The adzuki bean (Vigna angularis (Wild.) Ohwi and Ohashi) and common bean (Phaseolus vulgaris L.) have a high physiological demand for N. A 2-year field study was conducted to investigate the seasonal change of available soil N and symbiotic N2 fixation usage. The beans were seeded at two densities, 22.2 plants m-2 with a row spacing of 0.3 m and 11.1 plants m -2 with a row spacing of 0.6 m. The amount of fixed N2 in the shoot was calculated using the 15N natural abundance method. The common bean demonstrated low N2 fixation and the ability to accumulate high levels of soil N. Soil nitrate under the common bean was continually absorbed. The adzuki bean, on the other hand, had a remarkable peak of N accumulation in the early reproductive stage. This was mainly due to N 2 fixation, though the soil nitrate level was high. Narrowing the plant row spacing increased the dry matter yield of both species, but the origin of the increased N differed between the species. For the first 77 DAP in 1999 (73 DAP in 2000) the N increase for both beans was due to both soil and atmospheric N2. At harvest, though, the increase of N in common bean was mainly due to soil N, while that in adzuki bean was mainly due to atmospheric N2. It can be concluded that the low symbiotic N 2 fixation ability of common bean was due to its high soil N uptake ability and constant N accumulation, which enabled an efficient soil N absorption. Adzuki bean absorbed N mainly for a short period and depended more on symbiotically fixed N2 and, in contrast to common bean, left a high level of NO3-N remaining in the soil after cropping.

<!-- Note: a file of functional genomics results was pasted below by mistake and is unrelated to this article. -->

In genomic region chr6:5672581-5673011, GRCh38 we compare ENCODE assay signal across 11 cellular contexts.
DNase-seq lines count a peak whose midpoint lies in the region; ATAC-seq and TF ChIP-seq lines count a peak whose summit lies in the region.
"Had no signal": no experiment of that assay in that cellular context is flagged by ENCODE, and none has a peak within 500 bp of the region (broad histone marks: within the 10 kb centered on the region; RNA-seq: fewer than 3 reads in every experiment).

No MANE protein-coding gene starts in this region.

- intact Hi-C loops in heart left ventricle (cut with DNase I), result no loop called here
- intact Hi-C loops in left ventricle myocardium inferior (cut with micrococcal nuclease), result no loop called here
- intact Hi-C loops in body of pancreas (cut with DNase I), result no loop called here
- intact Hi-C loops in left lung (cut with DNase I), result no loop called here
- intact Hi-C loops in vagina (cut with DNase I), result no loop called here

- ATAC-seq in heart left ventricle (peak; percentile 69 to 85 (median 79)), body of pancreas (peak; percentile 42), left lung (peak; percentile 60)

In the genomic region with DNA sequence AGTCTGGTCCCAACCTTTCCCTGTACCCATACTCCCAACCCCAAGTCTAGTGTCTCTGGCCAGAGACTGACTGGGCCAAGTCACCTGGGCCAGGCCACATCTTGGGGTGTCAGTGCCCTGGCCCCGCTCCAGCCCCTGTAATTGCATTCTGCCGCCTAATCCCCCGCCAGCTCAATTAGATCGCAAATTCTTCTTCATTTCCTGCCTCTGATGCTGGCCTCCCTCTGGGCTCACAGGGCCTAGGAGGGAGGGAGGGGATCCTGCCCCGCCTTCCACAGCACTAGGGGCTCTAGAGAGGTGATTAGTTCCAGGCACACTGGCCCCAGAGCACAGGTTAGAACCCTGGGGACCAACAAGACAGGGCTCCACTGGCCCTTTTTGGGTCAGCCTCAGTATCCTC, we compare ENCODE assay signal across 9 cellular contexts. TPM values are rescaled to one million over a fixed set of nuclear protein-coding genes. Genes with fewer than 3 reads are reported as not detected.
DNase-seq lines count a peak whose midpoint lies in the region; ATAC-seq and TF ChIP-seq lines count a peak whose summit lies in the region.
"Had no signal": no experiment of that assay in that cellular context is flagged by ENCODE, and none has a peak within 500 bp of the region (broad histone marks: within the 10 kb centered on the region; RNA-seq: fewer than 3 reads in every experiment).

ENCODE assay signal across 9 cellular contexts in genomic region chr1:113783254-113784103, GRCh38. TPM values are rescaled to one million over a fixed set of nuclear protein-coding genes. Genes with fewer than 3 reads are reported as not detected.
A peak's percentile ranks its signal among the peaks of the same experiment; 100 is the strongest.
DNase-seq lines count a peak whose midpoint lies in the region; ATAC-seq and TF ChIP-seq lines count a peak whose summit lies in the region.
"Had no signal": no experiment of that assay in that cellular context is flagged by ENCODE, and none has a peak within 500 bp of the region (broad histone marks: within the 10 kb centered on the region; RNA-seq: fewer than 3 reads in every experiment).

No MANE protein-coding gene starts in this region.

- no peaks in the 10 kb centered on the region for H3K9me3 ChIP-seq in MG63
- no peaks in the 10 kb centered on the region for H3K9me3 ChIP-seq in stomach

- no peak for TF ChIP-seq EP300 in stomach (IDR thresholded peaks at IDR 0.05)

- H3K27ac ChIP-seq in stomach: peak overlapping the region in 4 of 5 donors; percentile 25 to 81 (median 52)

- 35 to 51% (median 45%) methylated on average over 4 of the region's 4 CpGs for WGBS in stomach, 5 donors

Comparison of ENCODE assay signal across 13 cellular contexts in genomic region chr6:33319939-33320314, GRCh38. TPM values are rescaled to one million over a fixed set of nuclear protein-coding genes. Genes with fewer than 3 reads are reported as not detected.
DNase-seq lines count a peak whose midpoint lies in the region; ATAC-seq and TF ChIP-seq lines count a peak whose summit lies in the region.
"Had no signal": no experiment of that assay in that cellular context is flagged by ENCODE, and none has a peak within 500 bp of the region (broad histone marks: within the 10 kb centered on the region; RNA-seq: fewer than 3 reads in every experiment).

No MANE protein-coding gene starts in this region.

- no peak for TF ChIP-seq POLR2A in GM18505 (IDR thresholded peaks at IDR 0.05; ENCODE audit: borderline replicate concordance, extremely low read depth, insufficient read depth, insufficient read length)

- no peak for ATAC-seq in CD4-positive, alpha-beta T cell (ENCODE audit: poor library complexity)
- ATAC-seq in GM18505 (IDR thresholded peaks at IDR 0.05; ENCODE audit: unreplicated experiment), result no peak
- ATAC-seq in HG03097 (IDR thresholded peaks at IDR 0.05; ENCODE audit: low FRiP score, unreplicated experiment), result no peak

|ジャーナル||Plant and Soil|
|出版ステータス||Published - 2004 1 1|
ASJC Scopus subject areas
- Soil Science
- Plant Science